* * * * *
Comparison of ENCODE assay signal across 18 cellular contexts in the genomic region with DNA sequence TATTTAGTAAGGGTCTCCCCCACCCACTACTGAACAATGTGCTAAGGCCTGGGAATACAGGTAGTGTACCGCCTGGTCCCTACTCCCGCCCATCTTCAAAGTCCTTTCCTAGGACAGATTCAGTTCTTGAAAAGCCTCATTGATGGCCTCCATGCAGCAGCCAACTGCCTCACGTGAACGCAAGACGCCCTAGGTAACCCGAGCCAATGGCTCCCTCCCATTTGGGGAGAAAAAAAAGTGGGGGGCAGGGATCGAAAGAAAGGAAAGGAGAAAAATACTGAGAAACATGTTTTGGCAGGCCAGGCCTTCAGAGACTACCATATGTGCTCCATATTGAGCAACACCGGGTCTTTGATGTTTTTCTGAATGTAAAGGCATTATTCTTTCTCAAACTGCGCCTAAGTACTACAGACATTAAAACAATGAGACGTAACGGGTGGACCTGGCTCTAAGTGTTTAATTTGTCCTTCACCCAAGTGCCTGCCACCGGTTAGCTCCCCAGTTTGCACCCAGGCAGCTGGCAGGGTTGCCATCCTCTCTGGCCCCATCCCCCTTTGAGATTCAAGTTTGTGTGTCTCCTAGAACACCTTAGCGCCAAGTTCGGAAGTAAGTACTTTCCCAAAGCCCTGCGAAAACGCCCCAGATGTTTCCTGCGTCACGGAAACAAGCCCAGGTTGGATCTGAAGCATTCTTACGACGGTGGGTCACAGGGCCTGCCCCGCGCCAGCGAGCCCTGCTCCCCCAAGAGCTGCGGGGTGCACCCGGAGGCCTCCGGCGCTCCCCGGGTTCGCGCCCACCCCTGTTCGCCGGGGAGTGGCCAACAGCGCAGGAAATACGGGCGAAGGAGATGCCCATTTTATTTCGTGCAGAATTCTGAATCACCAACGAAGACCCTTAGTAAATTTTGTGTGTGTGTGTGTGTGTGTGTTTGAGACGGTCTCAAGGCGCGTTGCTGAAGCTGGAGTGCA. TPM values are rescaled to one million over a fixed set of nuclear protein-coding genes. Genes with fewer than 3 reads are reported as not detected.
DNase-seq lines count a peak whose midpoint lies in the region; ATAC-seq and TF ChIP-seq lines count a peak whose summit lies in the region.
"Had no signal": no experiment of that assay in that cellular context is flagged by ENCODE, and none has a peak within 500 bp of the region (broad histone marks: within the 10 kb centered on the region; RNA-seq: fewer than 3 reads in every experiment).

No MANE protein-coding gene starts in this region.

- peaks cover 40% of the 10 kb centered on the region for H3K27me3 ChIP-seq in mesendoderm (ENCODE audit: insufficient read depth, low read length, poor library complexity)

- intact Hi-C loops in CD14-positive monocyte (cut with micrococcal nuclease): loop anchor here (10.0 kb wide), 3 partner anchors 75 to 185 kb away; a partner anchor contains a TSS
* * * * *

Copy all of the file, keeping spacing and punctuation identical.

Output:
Comparison of ENCODE assay signal across 18 cellular contexts in the genomic region with DNA sequence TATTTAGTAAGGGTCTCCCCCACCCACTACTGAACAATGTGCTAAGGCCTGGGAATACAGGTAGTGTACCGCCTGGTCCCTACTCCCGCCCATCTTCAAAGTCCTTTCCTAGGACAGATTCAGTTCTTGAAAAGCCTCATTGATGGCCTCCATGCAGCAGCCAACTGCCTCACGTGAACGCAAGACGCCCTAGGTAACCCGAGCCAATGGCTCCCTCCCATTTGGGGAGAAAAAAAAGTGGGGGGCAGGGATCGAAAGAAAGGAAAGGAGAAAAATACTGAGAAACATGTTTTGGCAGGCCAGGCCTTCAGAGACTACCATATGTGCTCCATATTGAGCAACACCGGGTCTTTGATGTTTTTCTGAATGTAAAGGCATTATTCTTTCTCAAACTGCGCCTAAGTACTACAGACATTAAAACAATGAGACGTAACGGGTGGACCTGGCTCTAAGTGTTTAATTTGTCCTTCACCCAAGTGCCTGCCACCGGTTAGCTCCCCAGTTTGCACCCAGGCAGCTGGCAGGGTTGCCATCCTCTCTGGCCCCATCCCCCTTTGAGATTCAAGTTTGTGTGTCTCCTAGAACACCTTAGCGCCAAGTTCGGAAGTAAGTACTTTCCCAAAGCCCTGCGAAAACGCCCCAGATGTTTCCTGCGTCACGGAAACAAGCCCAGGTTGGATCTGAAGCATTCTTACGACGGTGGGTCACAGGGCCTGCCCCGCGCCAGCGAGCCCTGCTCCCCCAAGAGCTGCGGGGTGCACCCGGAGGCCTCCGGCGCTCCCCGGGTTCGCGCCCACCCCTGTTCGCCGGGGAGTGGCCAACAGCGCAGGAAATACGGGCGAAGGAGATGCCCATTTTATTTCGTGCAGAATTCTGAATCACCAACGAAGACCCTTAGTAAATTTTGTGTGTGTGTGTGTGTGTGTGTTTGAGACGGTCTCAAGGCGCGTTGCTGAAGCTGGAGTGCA. TPM values are rescaled to one million over a fixed set of nuclear protein-coding genes. Genes with fewer than 3 reads are reported as not detected.
DNase-seq lines count a peak whose midpoint lies in the region; ATAC-seq and TF ChIP-seq lines count a peak whose summit lies in the region.
"Had no signal": no experiment of that assay in that cellular context is flagged by ENCODE, and none has a peak within 500 bp of the region (broad histone marks: within the 10 kb centered on the region; RNA-seq: fewer than 3 reads in every experiment).

No MANE protein-coding gene starts in this region.

- peaks cover 40% of the 10 kb centered on the region for H3K27me3 ChIP-seq in mesendoderm (ENCODE audit: insufficient read depth, low read length, poor library complexity)

- intact Hi-C loops in CD14-positive monocyte (cut with micrococcal nuclease): loop anchor here (10.0 kb wide), 3 partner anchors 75 to 185 kb away; a partner anchor contains a TSS